By John Curley
Roger Waters The Wall, a film that mixes concert footage of a live presentation of The Wall with a documentary that presents the personal cost of war to Roger Waters’ own family, is a gripping piece of cinema that will put the viewer through a myriad of emotions and leave them cursing the horror, the enormous human cost, and the utter futility of war.
The film, shown in cinemas around the United States by Fathom Events and directed by Waters and Sean Evans with photography by Brett Turnbull, features an extraordinary presentation of a performance of The Wall in a French stadium. It really makes the viewer feel that they are at show. It is an exception to the rule that concert films can never replicate the experience of being at the show.
The Irish actor Liam Neeson opened the film discussing the effect that seeing Pink Floyd perfom The Wall live at London’s Earls Court in 1980 had on him. Neeson said that outsider angle of the album really resonated with him because as an Irish actor living in London during the times of The Troubles in Northern Ireland, he felt very much an outsider. Neeson went on to say that he saw Waters perform The Wall many years later at Madison Square Garden in New York City, and that the performance that night had had the same impact on him that the Earls Court show did.
After Neeson’s introduction, the film intercuts between the incredible concert footage and the very personal documentary scenes. Waters is shown in a military cemetery playing the stark and sad trumpet intro that starts “In The Flesh?” When the film then cuts to the concert, Waters and company are presented in black military-style uniforms with armbands bearing crossed hammers. It’s quite a transition, and very riveting. During “The Thin Ice,” images of soldiers and civilians killed during wartime along with their birth and death dates were shown. This is followed by a shift back to the documentary, a stunning image of a tearful Waters sitting in his car, with raindrops on the car windows, looking at the yellowed letter that had informed his mother of the death of his father, Eric Waters, at the Battle of Anzio during the Second World War.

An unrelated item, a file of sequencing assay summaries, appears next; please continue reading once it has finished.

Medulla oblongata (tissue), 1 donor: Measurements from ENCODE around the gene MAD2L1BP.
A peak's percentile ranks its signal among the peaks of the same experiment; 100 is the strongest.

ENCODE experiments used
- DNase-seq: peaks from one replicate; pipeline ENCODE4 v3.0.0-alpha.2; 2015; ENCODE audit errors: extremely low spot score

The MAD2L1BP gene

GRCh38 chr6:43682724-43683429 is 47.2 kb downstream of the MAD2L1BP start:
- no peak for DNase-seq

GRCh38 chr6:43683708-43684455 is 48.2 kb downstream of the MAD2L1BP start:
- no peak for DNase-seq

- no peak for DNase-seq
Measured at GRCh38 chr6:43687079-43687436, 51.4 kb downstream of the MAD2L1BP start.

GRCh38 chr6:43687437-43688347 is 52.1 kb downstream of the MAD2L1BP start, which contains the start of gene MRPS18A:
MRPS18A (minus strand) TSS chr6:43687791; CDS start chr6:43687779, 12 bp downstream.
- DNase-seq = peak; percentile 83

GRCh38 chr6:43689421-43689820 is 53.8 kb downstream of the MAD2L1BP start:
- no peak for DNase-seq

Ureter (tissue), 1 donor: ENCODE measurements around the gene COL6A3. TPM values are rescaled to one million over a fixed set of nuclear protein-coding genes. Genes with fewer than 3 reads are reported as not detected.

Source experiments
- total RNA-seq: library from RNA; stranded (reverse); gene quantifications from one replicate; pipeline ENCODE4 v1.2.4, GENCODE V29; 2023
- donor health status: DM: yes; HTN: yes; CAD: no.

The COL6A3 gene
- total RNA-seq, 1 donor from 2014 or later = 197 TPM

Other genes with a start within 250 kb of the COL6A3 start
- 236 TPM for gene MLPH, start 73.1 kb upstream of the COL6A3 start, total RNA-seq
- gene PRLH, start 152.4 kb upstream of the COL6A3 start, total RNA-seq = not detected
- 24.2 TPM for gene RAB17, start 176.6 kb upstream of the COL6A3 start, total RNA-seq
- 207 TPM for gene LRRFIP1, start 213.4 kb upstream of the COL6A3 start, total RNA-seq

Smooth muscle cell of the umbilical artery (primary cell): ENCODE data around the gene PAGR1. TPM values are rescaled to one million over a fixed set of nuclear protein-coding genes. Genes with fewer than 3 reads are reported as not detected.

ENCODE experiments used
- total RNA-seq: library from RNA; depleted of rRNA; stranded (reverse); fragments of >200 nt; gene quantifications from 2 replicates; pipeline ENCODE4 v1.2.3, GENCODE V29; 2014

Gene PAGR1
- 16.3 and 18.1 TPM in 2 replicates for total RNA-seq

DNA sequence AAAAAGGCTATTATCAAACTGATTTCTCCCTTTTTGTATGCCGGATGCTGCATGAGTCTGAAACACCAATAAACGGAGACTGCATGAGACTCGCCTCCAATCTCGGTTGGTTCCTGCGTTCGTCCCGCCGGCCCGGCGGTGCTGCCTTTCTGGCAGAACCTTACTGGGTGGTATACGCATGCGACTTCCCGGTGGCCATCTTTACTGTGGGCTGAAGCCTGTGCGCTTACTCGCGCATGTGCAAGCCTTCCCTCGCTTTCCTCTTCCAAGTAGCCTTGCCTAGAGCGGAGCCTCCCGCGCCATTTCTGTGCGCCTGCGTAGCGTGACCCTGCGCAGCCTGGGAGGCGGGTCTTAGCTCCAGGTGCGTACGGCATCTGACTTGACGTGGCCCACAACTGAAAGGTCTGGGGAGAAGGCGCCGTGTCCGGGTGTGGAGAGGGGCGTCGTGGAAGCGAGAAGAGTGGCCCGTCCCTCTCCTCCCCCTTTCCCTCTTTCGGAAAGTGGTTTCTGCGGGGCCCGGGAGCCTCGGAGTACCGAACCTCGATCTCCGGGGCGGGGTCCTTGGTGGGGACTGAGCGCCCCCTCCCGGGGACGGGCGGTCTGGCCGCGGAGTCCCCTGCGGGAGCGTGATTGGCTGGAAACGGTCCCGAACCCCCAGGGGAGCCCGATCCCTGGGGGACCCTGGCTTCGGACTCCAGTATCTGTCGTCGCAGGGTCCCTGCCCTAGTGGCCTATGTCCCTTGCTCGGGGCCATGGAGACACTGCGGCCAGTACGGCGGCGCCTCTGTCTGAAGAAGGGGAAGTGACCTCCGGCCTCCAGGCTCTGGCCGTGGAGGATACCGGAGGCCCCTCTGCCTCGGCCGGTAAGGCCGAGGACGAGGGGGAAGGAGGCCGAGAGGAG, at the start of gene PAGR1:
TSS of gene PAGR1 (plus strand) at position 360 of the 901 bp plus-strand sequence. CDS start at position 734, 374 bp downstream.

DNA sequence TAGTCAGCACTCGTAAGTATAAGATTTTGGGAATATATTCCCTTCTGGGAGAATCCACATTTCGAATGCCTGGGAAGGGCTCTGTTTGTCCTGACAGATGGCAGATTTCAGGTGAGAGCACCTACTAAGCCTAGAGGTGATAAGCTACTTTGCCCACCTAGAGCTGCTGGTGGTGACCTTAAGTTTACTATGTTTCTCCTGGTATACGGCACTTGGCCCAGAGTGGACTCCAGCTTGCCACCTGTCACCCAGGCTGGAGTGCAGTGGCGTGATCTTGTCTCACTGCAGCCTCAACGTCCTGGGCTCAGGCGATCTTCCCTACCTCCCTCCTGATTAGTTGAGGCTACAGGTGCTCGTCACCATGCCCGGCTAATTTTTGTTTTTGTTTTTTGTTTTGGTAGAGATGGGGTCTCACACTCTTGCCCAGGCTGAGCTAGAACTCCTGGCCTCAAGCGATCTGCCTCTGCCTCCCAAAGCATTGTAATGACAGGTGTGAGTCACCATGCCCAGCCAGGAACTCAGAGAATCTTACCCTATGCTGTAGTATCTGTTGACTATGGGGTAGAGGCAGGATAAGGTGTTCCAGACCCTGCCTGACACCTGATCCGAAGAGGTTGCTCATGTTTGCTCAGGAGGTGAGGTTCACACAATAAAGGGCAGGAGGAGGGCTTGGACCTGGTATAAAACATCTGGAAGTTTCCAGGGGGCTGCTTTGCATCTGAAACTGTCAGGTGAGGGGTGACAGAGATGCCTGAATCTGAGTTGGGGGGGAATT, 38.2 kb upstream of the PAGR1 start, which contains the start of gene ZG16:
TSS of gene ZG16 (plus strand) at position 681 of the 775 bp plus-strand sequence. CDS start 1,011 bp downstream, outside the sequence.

One of the most stirring images in the film is when a troupe of children wearing black T-shirts bearing the words “FEAR BUILDS WALLS” dance onstage during the performance of “Another Brick In The Wall (Part II).” Equally emotional was the moment that Waters dedicated the concert in memory of Jean Charles de Menezes, a Brazilian national killed by members of London’s Metropolitan Police at the Stockwell tube station in London in a horrific error in the panicked days following the July 2005 terrorist attack on London’s public transport network. Images of a subway train riding along are projected onto the wall as Waters makes the dedication.
Waters goes to see the grave of his paternal grandfather, George Henry Waters, in a French military ceremony, first on his own and then with family members. George Henry Waters was killed in 1915 while fighting in World War I. His son, Eric, was two years old at the time. So, neither Roger Waters nor his father knew their fathers.